My introduction to blackwork embroidery
A few years ago two fellow designers, Carol Leather and Liz Bartlett, challenged me to design something in blackwork embroidery and then they kept on challenging me until I gave in, just to prove to them it was impossible. I'd seen blackwork, after all, and whatever they said - anything that looked that intricate had to be difficult and stressful to produce - and I'm the Queen of stress-free stitching!
So in the spirit of determining to fail I got a book telling me the basic principles and started designing Dancing The Charleston, in honour of my grandmother, who never forgot how to dance it.
Then because I couldn't find anyone else to stitch the design, I had to do it, and two days later found I was totally and utterly hooked on blackwork, that it was easier than counted cross-stitch and I could see much faster if I'd gone wrong. When I did go wrong it was so much easier to un-pick.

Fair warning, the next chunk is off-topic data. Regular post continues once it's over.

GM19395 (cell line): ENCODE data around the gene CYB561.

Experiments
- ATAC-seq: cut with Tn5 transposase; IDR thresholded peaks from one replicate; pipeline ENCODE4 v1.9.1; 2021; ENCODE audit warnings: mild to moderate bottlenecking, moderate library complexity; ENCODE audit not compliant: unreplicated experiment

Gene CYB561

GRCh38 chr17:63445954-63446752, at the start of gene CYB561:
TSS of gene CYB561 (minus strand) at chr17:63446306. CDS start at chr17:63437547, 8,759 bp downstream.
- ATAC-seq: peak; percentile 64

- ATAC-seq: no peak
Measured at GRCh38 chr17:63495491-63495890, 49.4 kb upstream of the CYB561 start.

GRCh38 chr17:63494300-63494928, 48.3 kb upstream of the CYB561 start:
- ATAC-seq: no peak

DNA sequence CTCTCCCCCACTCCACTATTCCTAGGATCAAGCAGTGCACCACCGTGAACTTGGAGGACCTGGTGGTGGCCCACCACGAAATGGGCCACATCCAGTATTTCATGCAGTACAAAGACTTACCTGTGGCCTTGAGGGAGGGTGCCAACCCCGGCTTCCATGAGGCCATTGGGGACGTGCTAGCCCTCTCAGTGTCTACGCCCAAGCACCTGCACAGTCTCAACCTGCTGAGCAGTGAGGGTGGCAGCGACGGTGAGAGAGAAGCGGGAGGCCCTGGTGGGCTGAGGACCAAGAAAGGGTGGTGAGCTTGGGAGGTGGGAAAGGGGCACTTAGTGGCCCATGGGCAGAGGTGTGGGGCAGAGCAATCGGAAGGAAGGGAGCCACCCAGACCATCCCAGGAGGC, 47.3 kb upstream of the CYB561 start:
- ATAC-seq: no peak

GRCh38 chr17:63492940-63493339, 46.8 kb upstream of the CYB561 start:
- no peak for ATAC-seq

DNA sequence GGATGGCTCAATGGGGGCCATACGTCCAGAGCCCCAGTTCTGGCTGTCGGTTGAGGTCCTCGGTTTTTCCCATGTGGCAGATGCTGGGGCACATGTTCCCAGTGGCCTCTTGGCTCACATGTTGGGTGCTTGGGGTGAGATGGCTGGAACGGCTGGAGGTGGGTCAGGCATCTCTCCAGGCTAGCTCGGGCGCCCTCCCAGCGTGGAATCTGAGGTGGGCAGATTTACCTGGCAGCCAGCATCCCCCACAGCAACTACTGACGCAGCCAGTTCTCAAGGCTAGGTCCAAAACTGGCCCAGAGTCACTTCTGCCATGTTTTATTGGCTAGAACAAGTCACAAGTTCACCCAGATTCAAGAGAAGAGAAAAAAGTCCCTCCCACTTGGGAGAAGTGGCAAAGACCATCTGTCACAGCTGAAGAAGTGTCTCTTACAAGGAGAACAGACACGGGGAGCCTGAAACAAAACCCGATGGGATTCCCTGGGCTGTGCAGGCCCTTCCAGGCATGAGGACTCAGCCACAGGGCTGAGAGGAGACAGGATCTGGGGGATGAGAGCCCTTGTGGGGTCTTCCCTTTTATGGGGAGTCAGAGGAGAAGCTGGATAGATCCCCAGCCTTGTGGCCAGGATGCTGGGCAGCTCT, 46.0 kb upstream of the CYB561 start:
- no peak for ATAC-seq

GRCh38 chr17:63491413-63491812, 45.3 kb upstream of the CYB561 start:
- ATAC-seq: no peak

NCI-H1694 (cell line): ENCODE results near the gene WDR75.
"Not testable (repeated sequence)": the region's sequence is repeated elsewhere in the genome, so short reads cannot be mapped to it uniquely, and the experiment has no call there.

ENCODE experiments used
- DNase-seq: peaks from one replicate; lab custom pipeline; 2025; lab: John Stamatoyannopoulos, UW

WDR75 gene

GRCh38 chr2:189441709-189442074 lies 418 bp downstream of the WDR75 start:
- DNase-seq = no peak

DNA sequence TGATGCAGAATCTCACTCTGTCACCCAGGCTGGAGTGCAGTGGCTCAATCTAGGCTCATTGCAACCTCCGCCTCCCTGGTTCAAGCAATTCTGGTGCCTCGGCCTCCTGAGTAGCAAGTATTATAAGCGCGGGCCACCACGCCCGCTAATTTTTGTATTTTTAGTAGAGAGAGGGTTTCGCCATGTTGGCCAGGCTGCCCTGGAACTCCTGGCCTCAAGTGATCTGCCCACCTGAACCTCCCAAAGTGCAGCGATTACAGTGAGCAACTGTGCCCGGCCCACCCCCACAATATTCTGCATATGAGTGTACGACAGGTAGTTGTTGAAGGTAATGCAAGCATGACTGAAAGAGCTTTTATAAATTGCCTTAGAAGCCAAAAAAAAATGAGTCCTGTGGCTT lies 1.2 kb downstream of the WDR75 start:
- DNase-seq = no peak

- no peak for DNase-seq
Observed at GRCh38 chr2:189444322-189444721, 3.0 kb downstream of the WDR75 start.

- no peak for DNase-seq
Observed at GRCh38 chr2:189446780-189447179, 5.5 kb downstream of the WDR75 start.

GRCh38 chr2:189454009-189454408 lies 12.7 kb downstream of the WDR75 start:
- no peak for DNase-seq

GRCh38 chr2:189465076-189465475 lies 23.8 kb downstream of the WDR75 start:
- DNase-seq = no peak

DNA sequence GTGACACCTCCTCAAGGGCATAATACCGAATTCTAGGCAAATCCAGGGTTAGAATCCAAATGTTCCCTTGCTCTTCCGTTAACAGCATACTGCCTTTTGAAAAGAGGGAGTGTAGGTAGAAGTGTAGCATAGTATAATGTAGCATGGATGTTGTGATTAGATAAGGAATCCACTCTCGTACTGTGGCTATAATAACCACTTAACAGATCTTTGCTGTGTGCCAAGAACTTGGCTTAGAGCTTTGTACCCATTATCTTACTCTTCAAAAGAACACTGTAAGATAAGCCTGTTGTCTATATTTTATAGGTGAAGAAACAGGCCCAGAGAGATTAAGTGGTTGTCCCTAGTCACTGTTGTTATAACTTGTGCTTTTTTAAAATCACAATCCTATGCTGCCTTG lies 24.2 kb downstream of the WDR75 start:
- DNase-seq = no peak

I have written some tips for designing blackwork that may help you if you want to try it yourself.
History of Blackwork Embroidery
If you are anything like me you'll probably skip this the first time around and head for the how to section first. After that you may feel the need to look at blackwork origins and history.
Appearing in Europe in the sixteenth century, a repeating geometric pattern was used to decorate collars and cuffs. It has been suggested these types of geometric repeating patterns of fruit and flowers might have an earlier Arabian origin.